Letter from the Editor: Summer Update Vol: 30

August 2008
Antoinette Bruno
Antoinette Bruno, CEO and Editor-in-Chief

For restaurants in certain parts of the country, August is a notorious slow-down time. Not so for the publishing world. It’s been a busy (and somewhat crazy, and certainly exciting) summer at StarChefs, and we’ve got a lot to share.

The 3rd Annual International Chefs Congress is less than 1 month away, and there is no doubt that this year’s event – held over 3 days at the historic Park Avenue Armory – is going to be more dynamic and exciting than ever. As always, the Congress will focus on individual expression, creativity, and professional success. But this year we’re also introducing three specific themes to the dialogue: sustainability, community, and mentoring. These issues will be reflected throughout the programming, like in Rick Moonen’s presentation on sustainable seafood and the future of the oceans, in Daniel Boulud’s “Mentor/Protegee” presentation with the executive chefs of three of his New York restaurants, and in Charlie Trotter’s speech about community involvement, and the ways in which chefs can be leaders.

Heston Blumenthal will touch on the cerebral, emotional, multi-sensory aspect of dining, and Rene Redzepi will shed light on the ingredients and techniques of his native Denmark – interpreted through a modern lens, of course. Chocolate master Jacques Torres, an exciting new addition to our workshop roster, will lead a hands-on workshop on essential chocolate techniques. Morimoto will perform a stunning feat of knife skills on stage, breaking down a whole fish in record time, and hopefully inspiring the audience to give head-to-tail cooking a try.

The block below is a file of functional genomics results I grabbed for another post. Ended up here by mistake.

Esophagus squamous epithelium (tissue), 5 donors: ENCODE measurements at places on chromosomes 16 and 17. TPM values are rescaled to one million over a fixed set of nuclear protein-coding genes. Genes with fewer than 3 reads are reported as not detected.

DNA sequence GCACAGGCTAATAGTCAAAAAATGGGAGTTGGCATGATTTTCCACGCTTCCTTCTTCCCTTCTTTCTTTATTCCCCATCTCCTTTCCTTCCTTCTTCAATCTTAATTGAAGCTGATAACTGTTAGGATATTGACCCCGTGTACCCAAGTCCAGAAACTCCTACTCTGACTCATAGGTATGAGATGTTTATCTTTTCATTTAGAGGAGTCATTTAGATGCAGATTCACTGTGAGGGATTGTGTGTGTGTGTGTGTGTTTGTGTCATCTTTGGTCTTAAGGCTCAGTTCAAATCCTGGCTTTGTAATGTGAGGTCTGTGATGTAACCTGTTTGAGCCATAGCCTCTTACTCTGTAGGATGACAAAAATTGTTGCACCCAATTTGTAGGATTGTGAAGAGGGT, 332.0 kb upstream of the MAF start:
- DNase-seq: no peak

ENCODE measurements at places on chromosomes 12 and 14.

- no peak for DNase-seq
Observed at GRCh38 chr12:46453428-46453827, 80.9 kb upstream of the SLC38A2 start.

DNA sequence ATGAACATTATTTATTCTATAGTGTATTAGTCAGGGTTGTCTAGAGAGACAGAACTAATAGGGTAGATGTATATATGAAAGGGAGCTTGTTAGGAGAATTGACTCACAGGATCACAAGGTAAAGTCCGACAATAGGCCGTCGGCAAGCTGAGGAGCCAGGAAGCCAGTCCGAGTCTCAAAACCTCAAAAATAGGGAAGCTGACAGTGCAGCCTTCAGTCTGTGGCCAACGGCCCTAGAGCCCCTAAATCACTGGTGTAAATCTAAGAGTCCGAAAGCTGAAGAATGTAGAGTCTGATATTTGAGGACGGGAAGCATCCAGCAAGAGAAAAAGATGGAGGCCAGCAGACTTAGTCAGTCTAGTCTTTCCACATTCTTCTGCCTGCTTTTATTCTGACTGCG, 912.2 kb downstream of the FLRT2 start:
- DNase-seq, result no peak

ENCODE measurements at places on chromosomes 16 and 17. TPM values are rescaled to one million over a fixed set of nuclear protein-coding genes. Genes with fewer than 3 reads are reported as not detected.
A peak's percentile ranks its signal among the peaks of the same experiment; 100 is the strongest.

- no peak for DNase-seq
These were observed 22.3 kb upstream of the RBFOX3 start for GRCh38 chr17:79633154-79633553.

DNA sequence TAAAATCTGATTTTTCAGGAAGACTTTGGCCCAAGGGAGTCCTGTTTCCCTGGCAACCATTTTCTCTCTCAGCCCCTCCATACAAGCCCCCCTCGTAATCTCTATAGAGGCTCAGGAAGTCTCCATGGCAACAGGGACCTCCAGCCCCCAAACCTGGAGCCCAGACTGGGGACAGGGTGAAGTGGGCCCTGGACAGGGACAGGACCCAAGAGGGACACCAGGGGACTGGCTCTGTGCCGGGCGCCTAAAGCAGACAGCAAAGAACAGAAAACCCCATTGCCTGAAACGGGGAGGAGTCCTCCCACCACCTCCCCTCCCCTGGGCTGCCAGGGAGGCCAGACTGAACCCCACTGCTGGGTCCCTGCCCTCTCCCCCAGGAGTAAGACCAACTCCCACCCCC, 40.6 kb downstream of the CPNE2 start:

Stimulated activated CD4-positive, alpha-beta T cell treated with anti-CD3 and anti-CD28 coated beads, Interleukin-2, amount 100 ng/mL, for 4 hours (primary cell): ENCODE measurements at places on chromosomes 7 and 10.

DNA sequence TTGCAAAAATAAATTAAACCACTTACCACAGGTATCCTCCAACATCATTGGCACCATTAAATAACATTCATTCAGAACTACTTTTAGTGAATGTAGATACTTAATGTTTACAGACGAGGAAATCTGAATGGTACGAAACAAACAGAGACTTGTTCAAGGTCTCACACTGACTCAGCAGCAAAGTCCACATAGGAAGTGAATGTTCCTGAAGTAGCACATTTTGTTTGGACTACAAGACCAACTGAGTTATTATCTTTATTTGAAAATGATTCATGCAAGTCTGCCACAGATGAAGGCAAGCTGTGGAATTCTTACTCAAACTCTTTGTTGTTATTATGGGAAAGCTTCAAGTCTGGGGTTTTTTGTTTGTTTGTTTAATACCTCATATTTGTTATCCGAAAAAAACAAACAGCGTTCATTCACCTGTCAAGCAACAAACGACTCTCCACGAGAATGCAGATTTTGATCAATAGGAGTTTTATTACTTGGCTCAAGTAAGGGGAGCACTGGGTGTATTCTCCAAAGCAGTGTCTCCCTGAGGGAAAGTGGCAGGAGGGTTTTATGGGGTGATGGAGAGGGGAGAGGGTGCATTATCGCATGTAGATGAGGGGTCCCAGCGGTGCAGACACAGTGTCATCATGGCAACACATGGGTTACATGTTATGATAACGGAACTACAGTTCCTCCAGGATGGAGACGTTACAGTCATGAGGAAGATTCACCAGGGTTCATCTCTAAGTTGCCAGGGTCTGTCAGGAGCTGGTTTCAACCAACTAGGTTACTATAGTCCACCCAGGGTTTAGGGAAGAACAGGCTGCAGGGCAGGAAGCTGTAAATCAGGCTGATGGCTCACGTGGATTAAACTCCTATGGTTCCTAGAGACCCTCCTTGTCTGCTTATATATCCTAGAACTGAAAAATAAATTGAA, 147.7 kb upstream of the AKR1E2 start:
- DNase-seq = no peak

The Congress culminates with one of our most exciting and looked-forward to events of the year: the New York Rising Stars tasting gala. This year’s Rising Star award winners are a stunningly talented, ambitious, compelling bunch. We tasted with and interviewed nearly 70 of New York’s most exciting chefs, pastry chefs, mixologists, and sommeliers, and this group represents the crème de la crème – New York City’s best up-and-coming culinary stars. We hope you join us as we celebrate (and taste!) the Rising Stars’ talent at the gala at the Museum of Natural History on September 16th – and check back closer to the date for the winners’ bios, recipes and interviews.

We’re fully focused on the Chefs Congress and all that surrounds it, but a few short weeks ago we were working ‘round the clock to get the 2nd edition of Chefs to Know: A Guide to Chefs for Chefs out the door. This year’s book features over 600 chefs and pastry chefs from across the country, plus over 70 sommeliers and 30 mixologists. There’s a guide to some of the international chefs we’ve been fortunate enough to meet on our travels, and a pull-out guide to chefs’ favorite restaurants off the beaten path in city’s across the country. There are new kitchen facts, too: # of covers, # of kitchen staff, check averages, and more. The 2009 edition of Chefs to Know will be available at the International Chefs Congress – yet another reason to be there!